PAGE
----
Tuesday, December 9, 2014

We Can’t Breathe: Domestic Violence Advocacy and the Criminal Justice System



Deborah M. Weissman and Leigh Goodmark


In recent months, as summits were held on many campuses in preparation for new and improved protocols to respond to gender-based violence, and the Ray Rice incident created opportunities for public debate about the problem, Eric Gardner was killed by NY police in a choke hold while being arrested for selling single cigarettes in the street, Mike Brown was shot, hands up, in Ferguson, Ezell Ford was killed by Los Angeles police, witnesses say while he was lying in the street, and Tamir Rice, a 12-year-old boy, was shot and killed by a policeman judged unfit for duty two years prior.  The failure of the criminal justice system to obtain accountability for violence by police officers demonstrates the seeming intractability of racism and police abuse.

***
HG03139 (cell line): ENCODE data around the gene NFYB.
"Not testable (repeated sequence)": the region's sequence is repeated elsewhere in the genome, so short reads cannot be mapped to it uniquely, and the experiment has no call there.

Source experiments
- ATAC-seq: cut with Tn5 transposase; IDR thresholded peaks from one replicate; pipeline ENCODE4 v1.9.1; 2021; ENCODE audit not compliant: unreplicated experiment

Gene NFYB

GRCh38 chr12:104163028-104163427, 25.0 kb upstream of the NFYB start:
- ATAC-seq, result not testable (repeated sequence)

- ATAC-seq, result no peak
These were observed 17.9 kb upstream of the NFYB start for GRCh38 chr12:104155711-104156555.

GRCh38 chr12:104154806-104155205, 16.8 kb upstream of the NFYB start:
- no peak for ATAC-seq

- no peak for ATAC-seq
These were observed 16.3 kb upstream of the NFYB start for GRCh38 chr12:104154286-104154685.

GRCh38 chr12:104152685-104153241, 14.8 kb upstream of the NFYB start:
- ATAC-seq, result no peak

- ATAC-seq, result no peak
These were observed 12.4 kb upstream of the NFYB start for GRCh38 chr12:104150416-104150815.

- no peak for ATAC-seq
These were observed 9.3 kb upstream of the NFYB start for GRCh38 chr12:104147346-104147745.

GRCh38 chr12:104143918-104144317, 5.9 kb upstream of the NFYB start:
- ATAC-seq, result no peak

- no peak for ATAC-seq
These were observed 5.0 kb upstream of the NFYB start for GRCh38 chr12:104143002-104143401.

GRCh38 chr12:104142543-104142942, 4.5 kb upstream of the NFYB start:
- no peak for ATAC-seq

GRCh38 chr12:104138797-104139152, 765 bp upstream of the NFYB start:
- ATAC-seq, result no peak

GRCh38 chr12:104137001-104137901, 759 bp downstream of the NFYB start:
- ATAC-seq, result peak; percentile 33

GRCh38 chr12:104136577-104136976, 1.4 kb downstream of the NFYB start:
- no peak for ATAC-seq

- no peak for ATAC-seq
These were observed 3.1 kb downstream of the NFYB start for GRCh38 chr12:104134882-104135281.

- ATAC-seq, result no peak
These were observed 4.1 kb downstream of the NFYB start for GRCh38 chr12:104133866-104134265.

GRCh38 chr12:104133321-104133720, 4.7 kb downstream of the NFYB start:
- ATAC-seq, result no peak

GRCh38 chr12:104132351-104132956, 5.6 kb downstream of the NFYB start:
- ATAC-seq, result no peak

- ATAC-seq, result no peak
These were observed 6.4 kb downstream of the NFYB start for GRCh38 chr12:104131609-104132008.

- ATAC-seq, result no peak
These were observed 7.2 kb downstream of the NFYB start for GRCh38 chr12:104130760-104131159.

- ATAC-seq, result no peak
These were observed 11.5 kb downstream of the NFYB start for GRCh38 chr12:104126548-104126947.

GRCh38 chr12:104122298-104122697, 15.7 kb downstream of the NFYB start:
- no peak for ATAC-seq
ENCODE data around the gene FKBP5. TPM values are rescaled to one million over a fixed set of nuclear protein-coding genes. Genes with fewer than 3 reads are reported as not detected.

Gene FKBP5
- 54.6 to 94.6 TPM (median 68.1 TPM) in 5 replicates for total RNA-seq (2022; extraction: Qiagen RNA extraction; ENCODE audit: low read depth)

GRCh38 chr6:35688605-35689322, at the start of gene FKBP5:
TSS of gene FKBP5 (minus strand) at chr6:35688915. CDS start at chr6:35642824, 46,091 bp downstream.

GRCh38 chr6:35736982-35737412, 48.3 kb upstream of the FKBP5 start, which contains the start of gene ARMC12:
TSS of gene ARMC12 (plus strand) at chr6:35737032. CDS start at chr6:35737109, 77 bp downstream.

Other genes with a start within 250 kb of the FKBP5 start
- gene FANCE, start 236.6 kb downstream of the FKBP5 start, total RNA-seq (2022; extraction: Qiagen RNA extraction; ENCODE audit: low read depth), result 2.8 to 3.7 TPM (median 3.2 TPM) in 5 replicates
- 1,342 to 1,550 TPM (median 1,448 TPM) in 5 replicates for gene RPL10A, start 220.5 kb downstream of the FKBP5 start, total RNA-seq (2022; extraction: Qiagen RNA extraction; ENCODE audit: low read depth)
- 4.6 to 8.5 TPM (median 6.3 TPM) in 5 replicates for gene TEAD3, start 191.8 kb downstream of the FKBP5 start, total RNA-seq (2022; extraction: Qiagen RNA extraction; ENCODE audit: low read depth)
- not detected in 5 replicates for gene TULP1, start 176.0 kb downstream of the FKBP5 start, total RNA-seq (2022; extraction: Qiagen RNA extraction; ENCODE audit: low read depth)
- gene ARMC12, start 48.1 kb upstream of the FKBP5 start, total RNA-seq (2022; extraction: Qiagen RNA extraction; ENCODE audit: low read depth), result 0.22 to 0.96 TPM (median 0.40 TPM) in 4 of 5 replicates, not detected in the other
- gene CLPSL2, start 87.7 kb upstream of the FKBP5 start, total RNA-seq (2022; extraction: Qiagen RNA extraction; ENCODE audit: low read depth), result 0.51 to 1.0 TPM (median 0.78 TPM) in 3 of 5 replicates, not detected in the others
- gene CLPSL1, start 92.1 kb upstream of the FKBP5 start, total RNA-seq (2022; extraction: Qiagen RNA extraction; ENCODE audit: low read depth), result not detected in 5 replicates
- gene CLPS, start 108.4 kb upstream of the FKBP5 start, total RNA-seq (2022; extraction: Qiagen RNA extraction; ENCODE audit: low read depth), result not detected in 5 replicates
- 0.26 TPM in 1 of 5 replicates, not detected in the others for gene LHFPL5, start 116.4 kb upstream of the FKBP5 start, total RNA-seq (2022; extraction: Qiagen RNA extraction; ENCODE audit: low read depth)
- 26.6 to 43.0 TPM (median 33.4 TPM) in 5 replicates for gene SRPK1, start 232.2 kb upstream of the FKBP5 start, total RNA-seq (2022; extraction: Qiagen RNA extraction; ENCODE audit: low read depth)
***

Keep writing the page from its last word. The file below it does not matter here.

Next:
There is an important connection between these two sets of seemingly disparate events. How do the recent cases of racial violence by police authorities implicate gender based violence?  Farah Tanis, the co-founder of Black Women’s Blueprint, explains that events in Ferguson demonstrate that “[w]hen sexual violation is not placed squarely in the context of racial justice issues, it silences survivors.”

Scholars and advocates have articulated concerns about the dissipating ties between domestic violence advocacy groups and the civil rights movement from which they emerged.  The politics of “unmodified feminism,” as Angela Harris has noted, has shaped the paradigmatic law-and-order response to domestic violence with troubling consequences that have been exhaustively examined.  Even as domestic violence has been properly reframed as a human rights issue, much of the focus of this initiative has invoked demands for a more vigorous police response.